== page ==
Similarly, examination of banks with an overall CRA rating of “satisfactory” and assets valued at $250 million or less can begin only after 48 months’ elapse after the last exam. Banks can be excluded from this cycle with a reasonable cause or as a result of a request for a deposit facility.

The OCC is expected to publish the compliance reviews notice with the CRA; this should be done every quarter. After the examination process ends, an evaluation of the written performance of a bank’s activities is conducted in compliance with the CRA. The examination findings are made available to the public.

The OCC invites the general public including the community, civic organizations, and the government to express their opinions about the performance of a bank in compliance with the CRA. This process allows the bank to address all issues that may arise as well as ensures that the OCC takes into consideration public opinion when evaluating the compliance history of the bank with respect to CRA. If the public comments are sent to the OCC, they would be considered when reviewing any applications contemplated by the CRA.

Benefits of CRA to consumers

Every depository institution has a public file where information that includes written public comments for the last two calendar years are kept. This information which is usually related to a bank’s performance is usually used to help improve the bank to meet the credit needs of the public. Consumers present their complaints about the financial institution based on the CRA.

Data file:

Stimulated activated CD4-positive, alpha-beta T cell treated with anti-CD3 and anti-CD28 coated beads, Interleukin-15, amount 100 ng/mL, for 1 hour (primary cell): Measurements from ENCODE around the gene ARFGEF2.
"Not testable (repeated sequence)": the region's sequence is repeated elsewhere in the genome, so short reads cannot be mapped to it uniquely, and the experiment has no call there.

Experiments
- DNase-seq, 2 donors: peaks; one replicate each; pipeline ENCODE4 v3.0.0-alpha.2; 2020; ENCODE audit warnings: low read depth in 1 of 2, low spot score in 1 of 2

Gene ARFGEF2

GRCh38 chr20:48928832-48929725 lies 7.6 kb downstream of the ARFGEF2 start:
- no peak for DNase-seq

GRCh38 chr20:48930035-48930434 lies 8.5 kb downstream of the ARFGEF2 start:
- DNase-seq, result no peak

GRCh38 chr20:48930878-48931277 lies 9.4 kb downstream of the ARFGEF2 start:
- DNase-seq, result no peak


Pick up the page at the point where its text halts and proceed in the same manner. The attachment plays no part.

Depository institutions must place an appropriate public notice at their parent office’s public lobby and in each of their branches where the public can obtain information regarding the CRA file, and the institutions are expected to provide copies of the public file whenever there is demand.

References for Community Reinvestment Act

Academic Research for Community Reinvestment Act

  • Credit where it counts: The Community Reinvestment Act and its critics, Barr, M. S. (2005). NYUL Rev., 80, 513.  This article provides an analysis of the Community Reinvestment Act (CRA), its advantages, and critics. The author describes the introduction of the Act in 1977 and its aim to end the hindrances of credit access among low- and moderate-income communities. According to the author, many scholars argue that CRA has several challenges as it is unnecessarily costly, ineffectual, and lawless. Moreover, it is stated that CRA should be eliminated. On the contrary, the author suggests that government’s intervention by implementing CRA was justified due to the previously existing market failures and discrimination. Using empirical evidence, the author demonstrates how CRA has been used to enhance access to credit among the marginalized communities as well as market failures. Further, the author argues that a CRA’s legal directive is better than an effective response to market failures, and as such, CRA should not be abandoned. The article, therefore, concludes that CRA is justified, and should be retained for the benefit of the marginalized communities.